TSBC rewards use of BC recycled tires in community projects
January 11, 2012
Vancouver, B.C. – Over half a million pounds of tires have been kept out of BC landfills thanks
to Tire Stewardship BC’s (TSBC) second round of Community Grants in 2011. For the fall
edition of the Community Grant Program, 29 BC communities and not-for-profit organizations
received a total $556,318 to be put towards using BC recycled crumb rubber in their various
“This amounts to nearly 38,000 tires that were kept out of landfills and instead were recycled for
use in playgrounds, water parks and indoor and outdoor athletic facilities,” says TSBC Executive
Director Mike Hennessy. “In total, TSBC’s Community Grant Program recycled more than
680,000 pounds of rubber tires in 2011, benefiting the environment and helping to build BC’s
For the fall edition of the Community Grant Program, TSBC raised its matched fund contribution
to $30,000 for the first time.
Funding for the Community Grant Program comes directly from the Advance Disposal Fee or
“eco-fee” that each retailer remits to TSBC for every new tire sold. These fees go directly
towards the operation of the BC-based scrap tire recycling program, including the transportation
and recycling of scrap tires to ensure they are disposed of in environmentally responsible ways,
such as recycling into rubber products.
Since the scrap tire recycling program was launched in 1991, more than 50 million vehicle tires
have been recycled in the province.
Applications of recycled BC rubber include:
• Playgrounds - Completely wheelchair accessible and provide safety by cushioning falls,
allowing people of all ages and abilities to participate fully and experience the joy of
physical activity and play.
• Sidewalks and Trails - Provides cushioning support that is more comfortable for
walking and jogging, is friendly to plant root systems and is water permeable. It is also
easily maintained and installed.
• Outdoor Fitness Parks - Rubber pavement cushions fitness station areas and provides
residents with easy access.
• Water Parks - Water permeability and a soft surface make BC recycled rubber an
excellent choice for spray parks and pools.
• Athletic tracks - Running tracks made from recycled rubber offer significant advantages
over other track surfaces, including reduced stress on a runner’s legs.
Synthetic Turf Fields – Sports fields that use particles of crumb rubber as infill material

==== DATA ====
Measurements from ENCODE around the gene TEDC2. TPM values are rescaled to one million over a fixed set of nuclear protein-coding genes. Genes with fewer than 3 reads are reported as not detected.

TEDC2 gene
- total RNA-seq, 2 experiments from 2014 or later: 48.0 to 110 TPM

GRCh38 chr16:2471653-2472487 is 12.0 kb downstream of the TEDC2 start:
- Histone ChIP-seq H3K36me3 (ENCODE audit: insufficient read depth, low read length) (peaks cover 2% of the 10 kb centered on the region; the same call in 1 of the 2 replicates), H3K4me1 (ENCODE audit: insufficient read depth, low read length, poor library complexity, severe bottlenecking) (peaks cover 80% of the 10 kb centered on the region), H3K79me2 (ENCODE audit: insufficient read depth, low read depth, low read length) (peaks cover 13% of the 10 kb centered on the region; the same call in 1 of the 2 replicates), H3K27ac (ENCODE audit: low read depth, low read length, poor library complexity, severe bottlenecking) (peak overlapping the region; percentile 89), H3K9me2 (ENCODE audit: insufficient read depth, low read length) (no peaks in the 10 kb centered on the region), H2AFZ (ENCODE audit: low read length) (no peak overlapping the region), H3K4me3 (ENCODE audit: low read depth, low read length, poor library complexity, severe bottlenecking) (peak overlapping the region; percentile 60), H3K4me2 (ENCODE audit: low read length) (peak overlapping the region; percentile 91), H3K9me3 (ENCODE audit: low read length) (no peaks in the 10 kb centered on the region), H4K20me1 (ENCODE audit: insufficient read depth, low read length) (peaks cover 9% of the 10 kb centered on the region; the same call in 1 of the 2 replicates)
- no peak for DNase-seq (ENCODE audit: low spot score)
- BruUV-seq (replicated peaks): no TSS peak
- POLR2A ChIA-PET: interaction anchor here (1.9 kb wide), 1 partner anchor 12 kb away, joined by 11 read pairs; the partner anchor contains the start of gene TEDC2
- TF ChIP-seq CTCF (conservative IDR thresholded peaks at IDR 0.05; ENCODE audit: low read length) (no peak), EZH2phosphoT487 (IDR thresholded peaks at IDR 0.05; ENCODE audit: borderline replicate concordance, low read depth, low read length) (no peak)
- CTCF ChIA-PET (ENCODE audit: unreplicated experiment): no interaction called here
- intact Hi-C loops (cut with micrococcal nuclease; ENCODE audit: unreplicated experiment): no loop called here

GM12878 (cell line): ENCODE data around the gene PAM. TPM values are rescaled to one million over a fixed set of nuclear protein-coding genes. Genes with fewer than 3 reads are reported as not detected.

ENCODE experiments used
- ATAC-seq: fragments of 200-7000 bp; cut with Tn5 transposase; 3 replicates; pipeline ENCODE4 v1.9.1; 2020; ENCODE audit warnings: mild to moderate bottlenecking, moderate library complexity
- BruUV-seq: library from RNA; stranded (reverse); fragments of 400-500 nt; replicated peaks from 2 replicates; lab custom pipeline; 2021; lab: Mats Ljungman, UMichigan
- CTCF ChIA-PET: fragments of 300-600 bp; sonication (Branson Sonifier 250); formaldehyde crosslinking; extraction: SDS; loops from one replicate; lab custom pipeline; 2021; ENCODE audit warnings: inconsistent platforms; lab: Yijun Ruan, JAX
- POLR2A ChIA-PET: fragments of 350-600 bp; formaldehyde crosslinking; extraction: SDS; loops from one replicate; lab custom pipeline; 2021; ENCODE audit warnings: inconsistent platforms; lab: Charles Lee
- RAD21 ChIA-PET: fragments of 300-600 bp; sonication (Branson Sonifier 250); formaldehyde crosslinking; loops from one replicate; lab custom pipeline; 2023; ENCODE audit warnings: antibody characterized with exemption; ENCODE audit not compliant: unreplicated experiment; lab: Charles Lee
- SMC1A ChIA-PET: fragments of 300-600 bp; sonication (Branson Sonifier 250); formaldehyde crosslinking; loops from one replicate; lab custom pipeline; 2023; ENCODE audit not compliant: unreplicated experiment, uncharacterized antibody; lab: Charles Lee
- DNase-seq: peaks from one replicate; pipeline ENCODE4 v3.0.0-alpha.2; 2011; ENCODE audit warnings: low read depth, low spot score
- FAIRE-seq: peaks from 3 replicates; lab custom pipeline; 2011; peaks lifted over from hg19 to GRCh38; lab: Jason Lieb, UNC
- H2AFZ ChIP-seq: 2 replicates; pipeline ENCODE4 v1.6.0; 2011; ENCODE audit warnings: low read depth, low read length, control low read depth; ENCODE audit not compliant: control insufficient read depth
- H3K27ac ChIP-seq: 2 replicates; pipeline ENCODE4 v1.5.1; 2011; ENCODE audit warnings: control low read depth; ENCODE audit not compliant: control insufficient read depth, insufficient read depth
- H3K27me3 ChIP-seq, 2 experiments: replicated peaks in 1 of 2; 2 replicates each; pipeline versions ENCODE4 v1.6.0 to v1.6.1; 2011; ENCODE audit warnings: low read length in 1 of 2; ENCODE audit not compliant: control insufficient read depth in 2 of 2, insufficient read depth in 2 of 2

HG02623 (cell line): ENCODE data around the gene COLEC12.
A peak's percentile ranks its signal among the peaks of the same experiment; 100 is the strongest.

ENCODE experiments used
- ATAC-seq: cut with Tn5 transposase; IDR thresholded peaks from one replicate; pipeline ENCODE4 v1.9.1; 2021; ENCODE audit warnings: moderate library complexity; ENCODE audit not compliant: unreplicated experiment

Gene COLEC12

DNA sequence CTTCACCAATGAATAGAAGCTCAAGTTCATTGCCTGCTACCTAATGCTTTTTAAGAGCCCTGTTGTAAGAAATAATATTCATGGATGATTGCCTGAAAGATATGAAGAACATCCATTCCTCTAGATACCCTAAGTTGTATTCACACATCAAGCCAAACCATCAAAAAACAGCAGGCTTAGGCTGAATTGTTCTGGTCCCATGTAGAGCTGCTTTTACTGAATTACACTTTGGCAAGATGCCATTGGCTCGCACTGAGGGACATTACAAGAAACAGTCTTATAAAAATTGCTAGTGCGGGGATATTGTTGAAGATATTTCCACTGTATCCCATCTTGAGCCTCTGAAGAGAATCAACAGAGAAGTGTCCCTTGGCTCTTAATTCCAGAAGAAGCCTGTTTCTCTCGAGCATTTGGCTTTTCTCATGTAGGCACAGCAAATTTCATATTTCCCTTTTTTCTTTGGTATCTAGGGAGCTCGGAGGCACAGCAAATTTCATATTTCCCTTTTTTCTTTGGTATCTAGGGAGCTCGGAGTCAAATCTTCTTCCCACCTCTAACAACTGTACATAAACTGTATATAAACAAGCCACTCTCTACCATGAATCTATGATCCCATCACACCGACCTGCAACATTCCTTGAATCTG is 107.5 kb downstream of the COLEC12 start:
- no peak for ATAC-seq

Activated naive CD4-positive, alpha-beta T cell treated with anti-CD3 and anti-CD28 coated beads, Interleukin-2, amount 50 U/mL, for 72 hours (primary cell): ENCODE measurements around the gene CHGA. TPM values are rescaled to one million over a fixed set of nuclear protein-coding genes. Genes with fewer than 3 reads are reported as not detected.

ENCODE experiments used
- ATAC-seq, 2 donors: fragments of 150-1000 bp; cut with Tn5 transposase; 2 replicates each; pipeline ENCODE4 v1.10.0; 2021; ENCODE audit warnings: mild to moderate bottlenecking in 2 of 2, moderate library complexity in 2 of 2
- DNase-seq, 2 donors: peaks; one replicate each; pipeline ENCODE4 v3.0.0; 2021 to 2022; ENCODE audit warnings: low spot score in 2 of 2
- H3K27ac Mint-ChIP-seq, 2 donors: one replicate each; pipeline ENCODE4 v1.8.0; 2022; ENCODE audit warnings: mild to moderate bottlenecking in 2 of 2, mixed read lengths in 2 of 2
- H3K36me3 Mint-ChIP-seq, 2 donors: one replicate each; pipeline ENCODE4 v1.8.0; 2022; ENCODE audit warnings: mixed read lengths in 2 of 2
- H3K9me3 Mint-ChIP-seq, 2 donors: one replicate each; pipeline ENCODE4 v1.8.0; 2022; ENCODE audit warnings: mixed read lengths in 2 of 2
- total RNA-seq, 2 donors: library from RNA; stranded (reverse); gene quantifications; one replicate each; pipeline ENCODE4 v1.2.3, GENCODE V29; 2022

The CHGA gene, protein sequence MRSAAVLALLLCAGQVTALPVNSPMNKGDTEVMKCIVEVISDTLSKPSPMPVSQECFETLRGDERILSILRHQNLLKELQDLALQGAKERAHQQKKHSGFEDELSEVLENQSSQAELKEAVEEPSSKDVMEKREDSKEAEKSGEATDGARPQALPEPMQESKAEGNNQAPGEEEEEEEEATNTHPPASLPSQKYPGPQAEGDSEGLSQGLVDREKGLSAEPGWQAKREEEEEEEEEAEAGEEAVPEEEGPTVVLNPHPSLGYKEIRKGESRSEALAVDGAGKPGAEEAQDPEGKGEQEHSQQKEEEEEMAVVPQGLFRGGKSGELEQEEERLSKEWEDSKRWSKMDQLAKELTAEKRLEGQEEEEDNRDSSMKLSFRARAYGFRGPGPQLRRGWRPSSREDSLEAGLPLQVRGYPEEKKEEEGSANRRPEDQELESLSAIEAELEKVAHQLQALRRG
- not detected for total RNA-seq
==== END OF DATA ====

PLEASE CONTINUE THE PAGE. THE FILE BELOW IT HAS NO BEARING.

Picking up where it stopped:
increase the resiliency of the field. These fields are also cost efficient, low maintenance
and can be used in all weather conditions. The Synthetic Turf Council estimates that the
total amount of synthetic turf installed in North America conserves more than three billion
gallons of water each year.
Communities and organizations that received grants as part of the 2011 Fall Community Grant
YMCA-YWCA of the Central Okanagan (Kelowna); School District 28 (Quesnel); City of
Nanaimo; The Village of Cache Creek; District of Tumbler Ridge; City of Fort St John; School
District 20 (Rossland); City of Port Alberni (2 projects); Regional District of North Okanagan
(Vernon; 3 projects); District of Sechelt; District of Courtenay; City of Salmon Arm; Bench
Elementary (Cowichan Bay); City of Terrace; Whistler Adaptive Sports Program Society;
Vancouver Parks Board; District of North Vancouver Parks; Rotary Club of Campbell River;
Chesterfield Sports Society; Ladner Lawn Bowling Club; District of Mackenzie; City of
Greenwood, Village of Granisle; Family YMCA of Prince George; City of Coquitlam; Haida Gwaii
Fitness Association; City of Langford; City of Kelowna; Town of Creston.
Visit www.tirestewardshipbc.ca for more information.
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Tire Stewardship BC (TSBC) is a not-for-profit society formed to accept responsibility for the provincial
scrap-tire recycling program. TSBC submitted its Stewardship Plan to the Ministry on August 17, 2006.
Ministry approval was received on September 19, 2006. On January 1, 2007 TSBC launched the new
scrap-tire recycling program replacing the government-run program that had been in place since 1991.